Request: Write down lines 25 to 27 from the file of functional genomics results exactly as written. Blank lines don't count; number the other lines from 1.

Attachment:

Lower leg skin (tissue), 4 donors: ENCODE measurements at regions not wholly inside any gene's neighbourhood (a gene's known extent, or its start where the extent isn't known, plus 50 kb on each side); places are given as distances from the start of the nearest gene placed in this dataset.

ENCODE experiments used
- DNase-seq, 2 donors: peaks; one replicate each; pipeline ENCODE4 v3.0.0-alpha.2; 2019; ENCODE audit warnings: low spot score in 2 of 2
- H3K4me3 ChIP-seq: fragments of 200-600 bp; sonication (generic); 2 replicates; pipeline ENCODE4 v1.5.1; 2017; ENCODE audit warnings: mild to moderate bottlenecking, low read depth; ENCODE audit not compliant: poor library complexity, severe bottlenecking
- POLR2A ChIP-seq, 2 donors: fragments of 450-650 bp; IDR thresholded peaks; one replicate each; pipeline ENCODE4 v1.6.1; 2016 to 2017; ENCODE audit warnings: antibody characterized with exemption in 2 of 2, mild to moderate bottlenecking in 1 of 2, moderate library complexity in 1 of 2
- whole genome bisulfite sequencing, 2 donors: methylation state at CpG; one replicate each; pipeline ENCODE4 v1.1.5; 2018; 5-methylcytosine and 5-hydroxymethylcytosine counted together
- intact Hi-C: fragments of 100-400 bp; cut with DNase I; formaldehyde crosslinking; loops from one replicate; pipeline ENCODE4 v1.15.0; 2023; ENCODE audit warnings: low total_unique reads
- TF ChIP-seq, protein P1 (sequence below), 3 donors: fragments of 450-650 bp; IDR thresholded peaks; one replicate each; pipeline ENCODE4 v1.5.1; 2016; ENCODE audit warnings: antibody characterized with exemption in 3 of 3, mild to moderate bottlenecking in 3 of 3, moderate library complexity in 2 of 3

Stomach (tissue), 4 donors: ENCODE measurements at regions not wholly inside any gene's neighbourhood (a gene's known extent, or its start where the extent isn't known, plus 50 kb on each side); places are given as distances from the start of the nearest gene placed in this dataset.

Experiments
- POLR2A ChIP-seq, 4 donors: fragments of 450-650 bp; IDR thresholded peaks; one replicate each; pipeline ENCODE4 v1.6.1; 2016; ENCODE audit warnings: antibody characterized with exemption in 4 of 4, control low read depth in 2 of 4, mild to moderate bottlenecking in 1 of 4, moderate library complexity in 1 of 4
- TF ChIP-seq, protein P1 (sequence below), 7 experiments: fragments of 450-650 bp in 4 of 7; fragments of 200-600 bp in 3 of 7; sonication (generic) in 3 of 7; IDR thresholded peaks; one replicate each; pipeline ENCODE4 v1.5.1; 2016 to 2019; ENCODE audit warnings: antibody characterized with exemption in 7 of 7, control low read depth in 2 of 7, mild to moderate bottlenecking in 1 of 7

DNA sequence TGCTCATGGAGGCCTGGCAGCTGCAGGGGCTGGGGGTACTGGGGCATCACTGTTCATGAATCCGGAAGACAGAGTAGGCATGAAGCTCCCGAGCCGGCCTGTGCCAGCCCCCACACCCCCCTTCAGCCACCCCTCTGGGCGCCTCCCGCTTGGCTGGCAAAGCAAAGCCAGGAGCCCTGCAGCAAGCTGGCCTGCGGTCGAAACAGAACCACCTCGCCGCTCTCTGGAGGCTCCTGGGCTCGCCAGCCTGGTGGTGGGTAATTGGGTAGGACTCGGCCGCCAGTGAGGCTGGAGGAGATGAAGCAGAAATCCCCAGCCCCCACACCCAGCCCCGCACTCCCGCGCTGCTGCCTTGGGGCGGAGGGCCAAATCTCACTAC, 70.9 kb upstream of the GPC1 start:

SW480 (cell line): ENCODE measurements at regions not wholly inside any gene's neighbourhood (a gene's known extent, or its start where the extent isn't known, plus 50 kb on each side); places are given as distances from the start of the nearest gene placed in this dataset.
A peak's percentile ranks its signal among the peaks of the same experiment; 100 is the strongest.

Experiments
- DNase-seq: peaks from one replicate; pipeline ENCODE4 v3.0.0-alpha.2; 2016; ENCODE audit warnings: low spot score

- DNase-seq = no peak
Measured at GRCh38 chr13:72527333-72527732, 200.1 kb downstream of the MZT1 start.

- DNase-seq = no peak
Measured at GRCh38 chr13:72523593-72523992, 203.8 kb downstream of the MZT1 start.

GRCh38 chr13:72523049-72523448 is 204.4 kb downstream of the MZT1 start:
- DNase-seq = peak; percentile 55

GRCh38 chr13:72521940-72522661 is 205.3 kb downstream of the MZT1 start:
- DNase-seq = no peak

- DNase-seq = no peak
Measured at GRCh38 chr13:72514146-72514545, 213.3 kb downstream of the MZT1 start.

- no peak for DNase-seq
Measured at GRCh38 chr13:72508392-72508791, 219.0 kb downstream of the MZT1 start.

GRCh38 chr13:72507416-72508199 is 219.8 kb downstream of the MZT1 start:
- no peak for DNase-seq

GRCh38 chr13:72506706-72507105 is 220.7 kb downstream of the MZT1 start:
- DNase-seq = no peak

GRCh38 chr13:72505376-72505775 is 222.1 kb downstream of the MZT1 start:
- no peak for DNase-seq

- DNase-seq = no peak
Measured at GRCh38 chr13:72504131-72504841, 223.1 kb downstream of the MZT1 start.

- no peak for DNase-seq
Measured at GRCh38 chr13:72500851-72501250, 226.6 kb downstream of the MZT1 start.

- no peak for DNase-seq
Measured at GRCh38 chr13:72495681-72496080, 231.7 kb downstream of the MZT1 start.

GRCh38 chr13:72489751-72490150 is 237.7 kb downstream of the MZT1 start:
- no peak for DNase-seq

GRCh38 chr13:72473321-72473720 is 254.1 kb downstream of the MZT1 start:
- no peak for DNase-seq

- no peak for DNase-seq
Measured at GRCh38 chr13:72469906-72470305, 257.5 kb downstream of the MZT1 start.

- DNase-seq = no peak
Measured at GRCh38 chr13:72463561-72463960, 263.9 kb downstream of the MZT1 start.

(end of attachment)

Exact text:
- DNase-seq = no peak

- DNase-seq = no peak
Measured at GRCh38 chr13:72514146-72514545, 213.3 kb downstream of the MZT1 start.